The scent, described as a "woody-coffee-oriental fragrance", opens on fresh aromatic notes of mandarin or orange or both and sweet lavender before quickly deepening into a pool of extremely dark and dry Arabica coffee (no milk here) chiseled out even more thanks to a black licorice facet that evokes the famous bitter sweet, Cachou La Jaunie. Then the perfume becomes more powdery and less dark while keeping a pungent, intense character supported by dry herbal nuances such as Immortelle or Everlasting (which has a coffee facet) and an animalistic effect based on what could be synthetic ambergris, and musk. The animalistic accord seems to be covered after that with flowers, roasted coffee beans, and sugar cubes. After a while, the sensations fade into each others to successfully create, for a time, the illusion of a dark coffee brew that would have spilled onto your hand as you rushed out of Starbucks with a to-go cup that was clumsily closed, or again, suggesting coffee-breath, in a good way. It is probably safe to assume that you need to like coffee and its common associations to appreciate Angel Men Pure Coffee to the maximum and on a regular basis because the scent is to be taken quite literally for a good while.
Later, the scent leaves the realistic realm to become more of an amber-y coffee perfume, close to the skin with an accord reminiscent of L by Lolita Lempicka created by Maurice Roucel. The evolution into more of a perfume-y impression is also underlined by a very discreet powdery accord, like a touch of violets and orris, later seemingly accented by the smell of green banana leaves and yellow hay (it makes you think of a straw sun-hat or mat). Thinking along these lines makes one realizes that there is a hidden solar quality in the perfume like a yellow-gold hue shining from beneath the black oil-like composition, which is distinct from the understated exotic feel evoked by coffee-advertising visions of Columbian coffee bean bags in a storehouse kept cool with creaking ventilating fans on the ceiling and coffee planters wiping bullets of sweat from their foreheads. The packaging with its brushed-metal gold star takes on then a different meaning as possibly alluding to this masked solar quality. The effect is perhaps meant to be a ray of starlight in the dark sky night of Pure Coffee as we know that Thierry Mugler, the person, is very much fascinated by luminosity and shininess.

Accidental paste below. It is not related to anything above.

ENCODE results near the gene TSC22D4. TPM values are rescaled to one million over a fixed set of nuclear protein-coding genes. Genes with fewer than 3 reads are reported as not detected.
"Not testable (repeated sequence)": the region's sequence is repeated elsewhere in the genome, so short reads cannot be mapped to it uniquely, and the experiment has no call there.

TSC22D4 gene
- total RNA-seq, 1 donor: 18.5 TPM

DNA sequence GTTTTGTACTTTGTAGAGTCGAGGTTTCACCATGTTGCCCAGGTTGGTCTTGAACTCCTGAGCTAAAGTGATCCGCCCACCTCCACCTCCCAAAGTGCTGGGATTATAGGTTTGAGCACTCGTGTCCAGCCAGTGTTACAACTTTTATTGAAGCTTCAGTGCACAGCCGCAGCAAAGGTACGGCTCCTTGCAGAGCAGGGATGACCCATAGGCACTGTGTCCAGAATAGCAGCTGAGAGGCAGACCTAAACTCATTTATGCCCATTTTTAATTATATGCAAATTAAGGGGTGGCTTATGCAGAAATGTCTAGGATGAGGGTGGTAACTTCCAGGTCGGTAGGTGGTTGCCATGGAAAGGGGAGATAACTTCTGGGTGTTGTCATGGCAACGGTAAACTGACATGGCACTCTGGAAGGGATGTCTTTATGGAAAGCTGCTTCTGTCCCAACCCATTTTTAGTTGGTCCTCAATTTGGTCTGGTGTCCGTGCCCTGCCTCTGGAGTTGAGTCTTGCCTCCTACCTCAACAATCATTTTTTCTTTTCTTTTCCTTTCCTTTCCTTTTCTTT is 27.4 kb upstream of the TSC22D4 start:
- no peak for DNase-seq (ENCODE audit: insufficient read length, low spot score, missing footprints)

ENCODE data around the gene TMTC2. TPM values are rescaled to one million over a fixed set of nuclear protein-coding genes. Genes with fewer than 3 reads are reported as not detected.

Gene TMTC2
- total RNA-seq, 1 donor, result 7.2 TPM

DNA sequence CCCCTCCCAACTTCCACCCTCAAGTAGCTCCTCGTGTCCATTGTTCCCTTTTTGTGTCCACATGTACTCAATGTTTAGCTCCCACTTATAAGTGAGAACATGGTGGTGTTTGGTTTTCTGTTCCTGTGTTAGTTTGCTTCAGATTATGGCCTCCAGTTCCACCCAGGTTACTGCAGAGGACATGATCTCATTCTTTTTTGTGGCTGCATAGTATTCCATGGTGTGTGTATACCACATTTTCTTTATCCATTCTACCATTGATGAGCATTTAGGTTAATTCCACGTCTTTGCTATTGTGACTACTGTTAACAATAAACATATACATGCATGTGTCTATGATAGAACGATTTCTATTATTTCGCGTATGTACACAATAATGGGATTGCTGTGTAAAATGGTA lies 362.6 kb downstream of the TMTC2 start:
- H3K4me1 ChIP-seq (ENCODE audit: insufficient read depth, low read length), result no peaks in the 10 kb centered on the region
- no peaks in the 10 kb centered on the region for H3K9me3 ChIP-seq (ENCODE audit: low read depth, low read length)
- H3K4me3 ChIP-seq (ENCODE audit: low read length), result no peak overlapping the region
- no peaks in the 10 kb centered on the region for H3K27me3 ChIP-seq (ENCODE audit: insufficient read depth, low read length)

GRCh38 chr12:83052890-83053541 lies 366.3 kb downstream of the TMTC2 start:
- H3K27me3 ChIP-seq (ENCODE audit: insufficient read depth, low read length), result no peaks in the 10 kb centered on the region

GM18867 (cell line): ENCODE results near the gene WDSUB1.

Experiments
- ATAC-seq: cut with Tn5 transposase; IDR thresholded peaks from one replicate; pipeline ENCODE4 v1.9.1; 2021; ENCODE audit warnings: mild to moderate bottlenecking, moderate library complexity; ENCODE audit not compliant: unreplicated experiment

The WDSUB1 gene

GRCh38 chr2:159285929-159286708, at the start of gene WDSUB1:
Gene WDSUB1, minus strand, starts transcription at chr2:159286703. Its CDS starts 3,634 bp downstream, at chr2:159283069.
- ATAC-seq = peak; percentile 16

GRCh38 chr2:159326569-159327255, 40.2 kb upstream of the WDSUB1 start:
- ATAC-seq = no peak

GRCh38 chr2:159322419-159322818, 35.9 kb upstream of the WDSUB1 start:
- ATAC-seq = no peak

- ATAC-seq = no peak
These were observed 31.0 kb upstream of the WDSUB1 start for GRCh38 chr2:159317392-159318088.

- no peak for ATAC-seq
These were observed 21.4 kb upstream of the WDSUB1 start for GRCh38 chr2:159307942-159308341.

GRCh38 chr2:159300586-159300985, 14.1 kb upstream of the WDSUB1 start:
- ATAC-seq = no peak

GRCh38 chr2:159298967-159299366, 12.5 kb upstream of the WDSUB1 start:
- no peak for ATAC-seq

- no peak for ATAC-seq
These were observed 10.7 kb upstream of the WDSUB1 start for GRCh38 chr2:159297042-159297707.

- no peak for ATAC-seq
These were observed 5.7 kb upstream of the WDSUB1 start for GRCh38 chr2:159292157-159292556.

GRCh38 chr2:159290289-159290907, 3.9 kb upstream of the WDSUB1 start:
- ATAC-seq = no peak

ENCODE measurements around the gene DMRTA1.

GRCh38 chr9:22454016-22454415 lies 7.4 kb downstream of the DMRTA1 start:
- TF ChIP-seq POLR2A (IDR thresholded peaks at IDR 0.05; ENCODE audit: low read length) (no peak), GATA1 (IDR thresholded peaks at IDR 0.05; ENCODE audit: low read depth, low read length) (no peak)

The dry-down is vanillic, woodsy (patchouli and vetiver) amber-y and long-lasting. The patchouli in it is less unidimensional than in A Men, offering delicate nuances of smoky Lapsang Souchong tea and blond hay. This appears to be a way of making the patchouli feel less brutal, more sophisticated and subtle, while still respecting its forceful personality. The finish of the scent while interesting is rather classic musky-and-ambery, but well-done, with a coffee theme added. The perfume offers a unisex bent as the masculine fresh-fougere accord in it is discreet.
If you like coffee with a twist, give it a try. Contrary to drinking habits, you will not have the options of sweetening it more or less or adding milk or cream. It is all pre-mixed for you, unless you decide to layer it with other fragrances.
Notes: coffee, creamy musk, vanilla, patchouli, cedar wood, vetiver.
The limited-edition cologne is available in a single 3.4 oz size for $65 at Bloomingdale's, Neiman Marcus, Nordstrom, and Saks Fifth Avenue.